Questeros is a soloable game -currently on Kickstarter- about a goblin's quest through the 21 challenges of the Major Arcana. As the 'tarot lady' of the Solitaire Times team, I took a look at the campaign even though the artwork didn't really match my tarot preferences. I wondered if the gameplay might be fun enough to warm me up to the style.
As if sensing my doubts, Wes Woodbury (the designer) contacted us, and I decided to grab the chance and quench my curiosity. I chose to use my Thoth tarot deck, equipped the goblin/Fool with a Sword and 3 coins, and off we went for our first encounter. The goblin's life points are signified by the set of 1-10 Cups cards, and the game begins by shuffling the deck and drawing a hand of 5 cards. The goal is to encounter and survive all the Major Arcana cards.
Each Major Arcana in Questeros has been renamed to fit the fantasy theme of the game: the Magician is the Warlock, the Empress is the Centaur, the Sun is the Order of the Monks, etc. Each of them also has a special requirement that the goblin must meet. Some are hostile and have to be fought, others demand to be given specific cards, and others can be turned into allies. On your turn you can take up to 7 actions that allow you to draw cards and upgrade your weapons so that you can prepare for the upcoming fights. Your sword can be upgraded by adding cards of higher value in numerical order (so your Ace of Swords can become 2, 3, 4 etc.), and the same happens after you unlock you magic Wand by encountering the Mentor (High Priestess).
Combat can be lethal. Death and the Devil will almost deplete your life deck, and it's not easy to heal your wounds. Exhausted cards of any kind (weapons, coins, and life points you have used) can be brought back by destroying Court cards (Pages, Knights, Queens, Kings) from your hand. They can, however, only recover cards up to a certain value: you cannot, for example, recover any weapons above the value of 5 so, before exhausting your resources, it's good to think if you might need to get them back.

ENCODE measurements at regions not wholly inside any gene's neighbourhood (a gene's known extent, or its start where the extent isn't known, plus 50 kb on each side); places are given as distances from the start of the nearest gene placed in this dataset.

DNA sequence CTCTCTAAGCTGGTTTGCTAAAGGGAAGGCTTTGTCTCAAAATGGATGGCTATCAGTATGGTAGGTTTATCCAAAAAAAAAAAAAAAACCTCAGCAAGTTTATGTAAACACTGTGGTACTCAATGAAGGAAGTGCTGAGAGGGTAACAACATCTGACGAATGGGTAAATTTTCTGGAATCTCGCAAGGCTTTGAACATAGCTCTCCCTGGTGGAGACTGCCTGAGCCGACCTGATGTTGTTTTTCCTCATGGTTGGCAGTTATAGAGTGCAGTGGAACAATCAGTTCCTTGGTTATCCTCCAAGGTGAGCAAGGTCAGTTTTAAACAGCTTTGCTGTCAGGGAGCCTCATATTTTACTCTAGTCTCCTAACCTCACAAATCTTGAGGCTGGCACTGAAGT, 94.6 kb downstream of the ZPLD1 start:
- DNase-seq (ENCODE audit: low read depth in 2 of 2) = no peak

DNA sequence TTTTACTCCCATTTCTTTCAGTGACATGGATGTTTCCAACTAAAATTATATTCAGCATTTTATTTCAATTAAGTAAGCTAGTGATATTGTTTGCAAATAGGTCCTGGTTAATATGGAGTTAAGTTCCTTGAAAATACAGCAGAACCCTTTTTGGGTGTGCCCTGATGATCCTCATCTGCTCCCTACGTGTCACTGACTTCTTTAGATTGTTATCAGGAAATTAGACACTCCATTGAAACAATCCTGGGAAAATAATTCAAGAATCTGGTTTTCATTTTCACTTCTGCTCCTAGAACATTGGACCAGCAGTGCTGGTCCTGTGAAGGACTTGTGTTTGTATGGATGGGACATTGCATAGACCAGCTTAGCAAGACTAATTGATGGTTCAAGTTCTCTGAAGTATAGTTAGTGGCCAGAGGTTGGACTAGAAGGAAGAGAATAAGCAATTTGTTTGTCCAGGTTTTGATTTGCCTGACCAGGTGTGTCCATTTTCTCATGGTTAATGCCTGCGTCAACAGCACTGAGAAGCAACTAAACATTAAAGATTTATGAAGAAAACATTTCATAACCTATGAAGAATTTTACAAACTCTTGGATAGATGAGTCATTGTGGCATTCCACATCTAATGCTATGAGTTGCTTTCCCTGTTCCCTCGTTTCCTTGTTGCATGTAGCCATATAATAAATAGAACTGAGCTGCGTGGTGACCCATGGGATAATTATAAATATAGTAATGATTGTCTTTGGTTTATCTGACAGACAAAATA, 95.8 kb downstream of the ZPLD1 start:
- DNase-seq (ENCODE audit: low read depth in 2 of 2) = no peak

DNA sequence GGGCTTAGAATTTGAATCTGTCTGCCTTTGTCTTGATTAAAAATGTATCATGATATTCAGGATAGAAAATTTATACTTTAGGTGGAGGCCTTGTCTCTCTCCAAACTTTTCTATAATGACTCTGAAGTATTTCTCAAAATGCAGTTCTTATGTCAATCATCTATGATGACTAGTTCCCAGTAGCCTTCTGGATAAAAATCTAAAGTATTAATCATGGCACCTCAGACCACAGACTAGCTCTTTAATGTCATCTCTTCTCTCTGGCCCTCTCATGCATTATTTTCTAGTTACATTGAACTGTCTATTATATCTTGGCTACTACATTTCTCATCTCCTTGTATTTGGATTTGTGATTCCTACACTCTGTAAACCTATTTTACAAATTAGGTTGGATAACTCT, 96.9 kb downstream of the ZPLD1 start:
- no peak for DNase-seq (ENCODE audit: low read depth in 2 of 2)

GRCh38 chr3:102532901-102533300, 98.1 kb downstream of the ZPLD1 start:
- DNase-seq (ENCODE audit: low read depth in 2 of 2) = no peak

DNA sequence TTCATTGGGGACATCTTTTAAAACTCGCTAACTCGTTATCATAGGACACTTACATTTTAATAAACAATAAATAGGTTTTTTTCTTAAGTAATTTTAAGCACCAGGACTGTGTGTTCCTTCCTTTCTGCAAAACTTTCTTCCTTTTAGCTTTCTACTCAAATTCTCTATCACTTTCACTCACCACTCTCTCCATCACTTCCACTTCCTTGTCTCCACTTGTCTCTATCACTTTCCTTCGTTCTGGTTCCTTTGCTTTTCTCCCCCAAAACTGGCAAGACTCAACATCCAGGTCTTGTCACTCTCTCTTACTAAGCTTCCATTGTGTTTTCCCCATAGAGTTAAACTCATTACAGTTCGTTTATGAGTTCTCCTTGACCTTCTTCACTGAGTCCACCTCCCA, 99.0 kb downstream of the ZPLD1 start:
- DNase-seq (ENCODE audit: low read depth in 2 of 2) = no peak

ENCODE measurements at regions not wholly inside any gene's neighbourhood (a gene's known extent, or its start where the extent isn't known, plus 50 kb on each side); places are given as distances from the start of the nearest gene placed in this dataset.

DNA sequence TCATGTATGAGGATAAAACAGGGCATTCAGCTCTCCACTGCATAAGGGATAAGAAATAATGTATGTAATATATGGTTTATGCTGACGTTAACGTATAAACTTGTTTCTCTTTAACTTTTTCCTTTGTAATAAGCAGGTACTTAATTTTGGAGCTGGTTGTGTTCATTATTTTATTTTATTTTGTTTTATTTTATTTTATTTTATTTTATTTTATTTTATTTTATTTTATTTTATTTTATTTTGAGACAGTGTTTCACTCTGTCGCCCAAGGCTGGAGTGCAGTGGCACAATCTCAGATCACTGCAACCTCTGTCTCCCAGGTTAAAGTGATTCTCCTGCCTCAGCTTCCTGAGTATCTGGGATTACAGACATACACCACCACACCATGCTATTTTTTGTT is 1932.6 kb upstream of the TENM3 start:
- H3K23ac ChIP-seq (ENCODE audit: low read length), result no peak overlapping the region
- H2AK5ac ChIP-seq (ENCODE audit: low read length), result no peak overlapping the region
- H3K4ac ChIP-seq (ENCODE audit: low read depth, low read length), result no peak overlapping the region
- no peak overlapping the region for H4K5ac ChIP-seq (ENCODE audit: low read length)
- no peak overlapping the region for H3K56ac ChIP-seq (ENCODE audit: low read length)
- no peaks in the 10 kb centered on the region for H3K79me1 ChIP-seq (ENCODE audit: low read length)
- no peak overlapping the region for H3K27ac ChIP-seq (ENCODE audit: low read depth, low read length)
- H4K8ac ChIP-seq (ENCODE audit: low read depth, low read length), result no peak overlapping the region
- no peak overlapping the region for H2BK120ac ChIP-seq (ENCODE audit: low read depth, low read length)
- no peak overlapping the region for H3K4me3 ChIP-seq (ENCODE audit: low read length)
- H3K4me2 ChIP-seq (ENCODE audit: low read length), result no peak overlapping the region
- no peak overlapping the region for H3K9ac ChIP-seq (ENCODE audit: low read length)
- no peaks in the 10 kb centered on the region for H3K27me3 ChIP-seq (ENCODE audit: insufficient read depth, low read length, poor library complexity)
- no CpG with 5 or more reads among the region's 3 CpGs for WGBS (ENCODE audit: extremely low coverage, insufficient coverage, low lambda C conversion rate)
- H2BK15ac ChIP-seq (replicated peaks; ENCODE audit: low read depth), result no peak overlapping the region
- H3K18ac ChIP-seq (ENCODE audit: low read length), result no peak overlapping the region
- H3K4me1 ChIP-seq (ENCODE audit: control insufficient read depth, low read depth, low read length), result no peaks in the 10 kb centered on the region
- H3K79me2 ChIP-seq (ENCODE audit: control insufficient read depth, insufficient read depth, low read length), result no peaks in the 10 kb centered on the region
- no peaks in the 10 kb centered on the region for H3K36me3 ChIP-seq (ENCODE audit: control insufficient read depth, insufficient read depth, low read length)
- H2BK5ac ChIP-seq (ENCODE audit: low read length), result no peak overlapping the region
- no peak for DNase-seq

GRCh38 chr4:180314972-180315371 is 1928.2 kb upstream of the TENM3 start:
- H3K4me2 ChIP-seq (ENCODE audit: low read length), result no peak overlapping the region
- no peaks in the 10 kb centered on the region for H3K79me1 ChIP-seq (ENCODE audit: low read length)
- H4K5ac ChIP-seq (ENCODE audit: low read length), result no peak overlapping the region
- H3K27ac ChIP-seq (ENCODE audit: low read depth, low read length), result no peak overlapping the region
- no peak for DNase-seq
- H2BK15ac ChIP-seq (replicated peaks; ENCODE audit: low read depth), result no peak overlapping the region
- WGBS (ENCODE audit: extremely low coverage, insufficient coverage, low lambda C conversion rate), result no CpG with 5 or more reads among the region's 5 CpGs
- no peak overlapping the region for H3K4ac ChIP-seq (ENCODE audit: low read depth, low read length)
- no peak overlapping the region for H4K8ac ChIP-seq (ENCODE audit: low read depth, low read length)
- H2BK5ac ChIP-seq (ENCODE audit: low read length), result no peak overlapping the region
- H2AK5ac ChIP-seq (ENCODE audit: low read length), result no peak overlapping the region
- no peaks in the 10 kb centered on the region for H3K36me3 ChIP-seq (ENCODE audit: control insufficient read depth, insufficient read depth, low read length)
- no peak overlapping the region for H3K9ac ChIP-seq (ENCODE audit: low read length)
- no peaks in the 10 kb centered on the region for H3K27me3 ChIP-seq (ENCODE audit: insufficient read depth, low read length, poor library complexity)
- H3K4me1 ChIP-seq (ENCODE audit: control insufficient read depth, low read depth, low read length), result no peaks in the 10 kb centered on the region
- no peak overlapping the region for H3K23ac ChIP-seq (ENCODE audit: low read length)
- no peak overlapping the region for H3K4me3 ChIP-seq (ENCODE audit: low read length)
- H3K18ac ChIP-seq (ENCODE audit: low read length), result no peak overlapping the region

All in all, this is a solid solitaire card game. Familiarizing yourself with the requirements of the Major Arcana is key to succeeding, as you can then plan ahead and make better decisions on which cards to keep and which to sacrifice. I've had a session in which the Succubus (aka The Lovers), who demands that you randomly destroy two cards from your hand, made me throw away my level 4 and 5 Swords thus preventing me from using them later as upgrades... So the next time I played, I made sure I didn't have any super valuable cards in hand on that round.
The first sessions teach you lessons like that. You have to play the game a few times to figure out how to best manipulate the deck, and that is something I liked a lot.
Now, let's go back to the artwork. When I said it isn't my style I didn't mean it isn't well-made; it very much is, and John de Campos' talent is obvious. I can imagine it's not easy to imitate the RWS and at the same time create a whole new setting and characters. Gamers who love epic fantasy classes (goblins, elves, barbarians and the like) will feel at home with this deck and enjoy the Minor and Major Arcana adaptations. I must say that the more I look at it, the more I'm leaning towards adding it to my collection.
I cannot speak to the multiplayer and RPG fate deck uses of Questeros, but if you are thinking about backing it for solo play exclusively, I recommend taking the time to learn and actually use it as a tarot deck too. The solo game is a filler, so chances are that you'll play it a few times at first and then leave it aside, but if you use it as a tarot too, then the value-for-money of the package is excellent.